5 things you need to know about kids and iPads

Did you give/receive an iPad as a Christmas present? Yay! Now, you can download and enjoy Timbuktu, the first iPad magazine for parents and kids, for free! Also, if you are going to use the iPad with your kids, (or if you gave it to your kids) there are a few things you may want to know about kids and iPads.

You already know they love it: apparently, 48% of American kids asked Santa an iPad for Christmas.¬†You saw them fighting to get it, you heard them asking for it first thing when you’re back home. You may have seen them hiding behind the sofa to get some extra iPad time before going to sleep (true story). The question is: is the iPad bad for your kids? No. At least, not necessarily. Follow these simple guidelines, and you’ll make the most out of this expensive tablet!

1) Don’t *ever* give them your iTunes store password.

Kids are super smart, and they will buy unautorized apps if they know your password. It’s a golden rule that to purchase something they need to ask you to do it for them. This way you can have control of how much they spend, and what they’re buying. Would you send your 6 year-old with your credit card in a toy store?

2) Download quality educational apps.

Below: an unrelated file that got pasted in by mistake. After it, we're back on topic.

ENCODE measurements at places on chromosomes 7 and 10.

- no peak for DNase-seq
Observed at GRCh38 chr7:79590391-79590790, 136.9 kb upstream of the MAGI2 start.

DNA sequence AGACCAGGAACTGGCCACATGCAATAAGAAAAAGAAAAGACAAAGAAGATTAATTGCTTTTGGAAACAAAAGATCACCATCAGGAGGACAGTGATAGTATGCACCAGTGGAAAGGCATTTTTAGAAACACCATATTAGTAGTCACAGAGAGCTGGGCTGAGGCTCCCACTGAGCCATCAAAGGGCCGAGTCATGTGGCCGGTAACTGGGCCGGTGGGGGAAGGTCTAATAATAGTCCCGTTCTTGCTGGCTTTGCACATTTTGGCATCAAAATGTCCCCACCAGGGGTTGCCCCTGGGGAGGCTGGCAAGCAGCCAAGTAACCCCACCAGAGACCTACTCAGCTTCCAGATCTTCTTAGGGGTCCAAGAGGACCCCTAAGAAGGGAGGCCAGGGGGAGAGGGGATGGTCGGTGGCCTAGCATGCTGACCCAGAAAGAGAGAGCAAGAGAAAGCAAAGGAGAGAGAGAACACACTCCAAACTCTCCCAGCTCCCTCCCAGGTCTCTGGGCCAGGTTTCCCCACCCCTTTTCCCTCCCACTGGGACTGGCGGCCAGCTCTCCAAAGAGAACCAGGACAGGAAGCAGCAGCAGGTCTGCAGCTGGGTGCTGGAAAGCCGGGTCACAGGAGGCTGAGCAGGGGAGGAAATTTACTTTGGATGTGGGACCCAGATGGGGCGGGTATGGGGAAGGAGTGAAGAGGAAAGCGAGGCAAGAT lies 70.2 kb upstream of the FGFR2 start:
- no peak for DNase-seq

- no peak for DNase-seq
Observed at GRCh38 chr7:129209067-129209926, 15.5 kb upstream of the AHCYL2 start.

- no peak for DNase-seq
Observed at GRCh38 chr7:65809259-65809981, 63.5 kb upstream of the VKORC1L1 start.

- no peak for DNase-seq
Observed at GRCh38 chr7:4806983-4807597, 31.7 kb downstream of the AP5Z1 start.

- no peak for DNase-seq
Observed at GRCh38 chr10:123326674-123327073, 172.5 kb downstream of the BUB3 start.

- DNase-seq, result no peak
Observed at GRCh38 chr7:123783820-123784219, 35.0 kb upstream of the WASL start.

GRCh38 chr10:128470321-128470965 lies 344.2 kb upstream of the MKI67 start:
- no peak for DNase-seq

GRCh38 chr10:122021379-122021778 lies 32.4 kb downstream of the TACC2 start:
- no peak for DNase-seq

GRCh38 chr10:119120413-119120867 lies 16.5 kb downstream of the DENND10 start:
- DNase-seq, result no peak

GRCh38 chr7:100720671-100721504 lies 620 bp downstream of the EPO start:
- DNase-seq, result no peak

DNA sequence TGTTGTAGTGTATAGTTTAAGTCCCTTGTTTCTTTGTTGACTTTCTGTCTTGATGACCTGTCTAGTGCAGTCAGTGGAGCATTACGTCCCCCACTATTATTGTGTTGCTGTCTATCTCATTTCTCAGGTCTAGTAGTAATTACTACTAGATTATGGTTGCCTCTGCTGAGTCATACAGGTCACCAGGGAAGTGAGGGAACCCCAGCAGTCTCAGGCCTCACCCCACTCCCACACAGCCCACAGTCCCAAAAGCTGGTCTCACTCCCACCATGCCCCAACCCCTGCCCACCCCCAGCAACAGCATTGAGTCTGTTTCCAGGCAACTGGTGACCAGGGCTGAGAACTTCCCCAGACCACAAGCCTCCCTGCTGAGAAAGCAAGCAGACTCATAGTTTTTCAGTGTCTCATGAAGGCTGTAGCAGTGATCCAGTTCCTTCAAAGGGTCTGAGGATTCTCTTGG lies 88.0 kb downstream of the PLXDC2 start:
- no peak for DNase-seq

They probably know how to use the iPad much better than you, but that doesn’t mean they can choose top quality apps themselves. It takes your help and research to choose nice games, and cool educational apps. The App Store is full of apps, but not all of them are good for your kids. Some kind of games may foster alienation, and a solitary (and compulsive) use of this wonderful device.

3) Get games you can play together.

Our favorite game is “Ready, steady, bang!” Wonderful graphics, irony and the possibility to play with your kid, or to have your kids play against each other in a funny Far West duel. As a rule of thumb, get games that encourage them to share the experience they’re doing with you or with their siblings.

4) Use your digital experience as a starting point for off screen games and activities.

Too much screen time is bad for health, it can cause cognitive diseases and it deprives your kids of something that is extremely important to their development: multisensorial experience. Use apps that encourage them to move, to explore nature, to cook, and to play with others. If it’s a screen only experience, it’s not going to turn out as good as it could be.

5) Teach them some touch-screen politeness.

Did you notice kids tend to be unpolite when they are in front of an iPad? If somebody wants to play with them, they roughly try to take others’ hands off the screen, or cry if someone tries to play with them. Don’t give up. Explain them it’s not polite, and that they need to behave (even in front of an iPad!) or they won’t be allowed to play with it at all. This can be a powerful way to protect them from being totally absorbed by the screen, and to develop a more balanced relationship with their digital best friend.